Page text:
Guest Author - Beverly Elrod
It seems almost impossible that I had crocheted for over forty-six years with only using beads a time or two. I had embellished with beads hear and there. I had even embellished with things such as charms, sequins, metallic threads, etc. But, for some reason, I just didn’t do much beading. Textures, through various pattern stitches, threads, yarns and combinations is what had held my interest and challenged me to find interesting things to do with my crocheting.
Well, recently all that has changed. Yes, I’ve come out of the “ignorance” closet and latched onto this ‘new-to-me’ craze which started with my tatting arts. Suddenly, I have glass beads, semi-precious stone beads, faceted beads and interestingly shaped beads. Who knew there were beads that are shaped like little bottles that even have a stopper and can hold small amounts of perfumes or other oils? Certainly not me. And, I’m sure I’ve only seen the tip of the iceberg.
So, now you may ask, how do I use beading in my crochet? Is there such a thing as too many beads? How do I decide what type of bead? What size? What shape? What materials? Yes, yes, lots of questions! But, I assure you there are simple answers. And, each artist will have their own way of answering each question.
You may chose to simply follow patterns that others have designed and go with their style and their colors. After all, it’s by mimicking others that we first learned how to talk and walk, right? And, it’s by following the experience of others that we can also ‘ingrain’ in ourselves a natural flow for bead working.
One of the more important things to consider, with beads, is how to attach them and how many or what size to use. With attaching, there are a number of methods, but the two prominent ways of adding beads is to either pre-string your yarn/thread or to add the beads as you go.
The advantage of pre-stringing beads is that you handle them all at the start and then you put your spare beads away. One disadvantage is if you’ve not added enough beads, you can’t add more later without breaking the yarn/thread and then having to contend with a knot to hide later. Another disadvantage is that you may have overlooked a bead that is far less than perfect and it needs to be removed from your work. Of course, glass beads can be easily crushed with a pair of needle nosed pliers, but some beads are not so simple; such as the metal or plastic beads. Then there’s the problem of having one less bead than is needed. But, of course, the easy remedy to this is to make sure you string extra beads “just in case”.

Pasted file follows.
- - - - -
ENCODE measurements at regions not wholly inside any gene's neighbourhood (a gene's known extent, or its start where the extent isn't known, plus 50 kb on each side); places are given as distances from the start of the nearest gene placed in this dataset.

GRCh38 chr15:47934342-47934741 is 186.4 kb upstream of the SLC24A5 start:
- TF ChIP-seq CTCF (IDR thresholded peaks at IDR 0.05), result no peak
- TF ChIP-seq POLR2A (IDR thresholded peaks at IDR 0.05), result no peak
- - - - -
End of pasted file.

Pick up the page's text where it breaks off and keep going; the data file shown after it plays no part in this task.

To crochet as you go offers a multitude of advantages. With this method you can put what color/size/shape of bead you want in precisely the exact position you want it to be. You can crochet in a design just by placing your colored beads in a pattern to create a beaded picture and, if you pick up a bad bead, it can be tossed in the trash and replaced with another as you go. The disadvantage of this is that adding as you go slows down the crochet progress to a considerably slow rate if you’re adding small beads with a tiny center. It’s difficult to keep from splitting yarn/thread plies using this method.
My advice would be to try both ways, Learn the different looks that can be accomplished by using each way of adding beads. You’ll soon discover there are advantages of each way and each way leaves a totally different look. Once you’re more comfortable with working crochet beading you’ll come to learn which way you’ll need to go to accomplish the ‘look’ that you desire. There may even be times when using both methods in the same project can be beneficial to ‘bling up’ your items.
Regardless of which method you use to add beads into your crochet, it’s my belief that once you start with beads you’ll want to do more with not only beads, but other types of embellishments as well.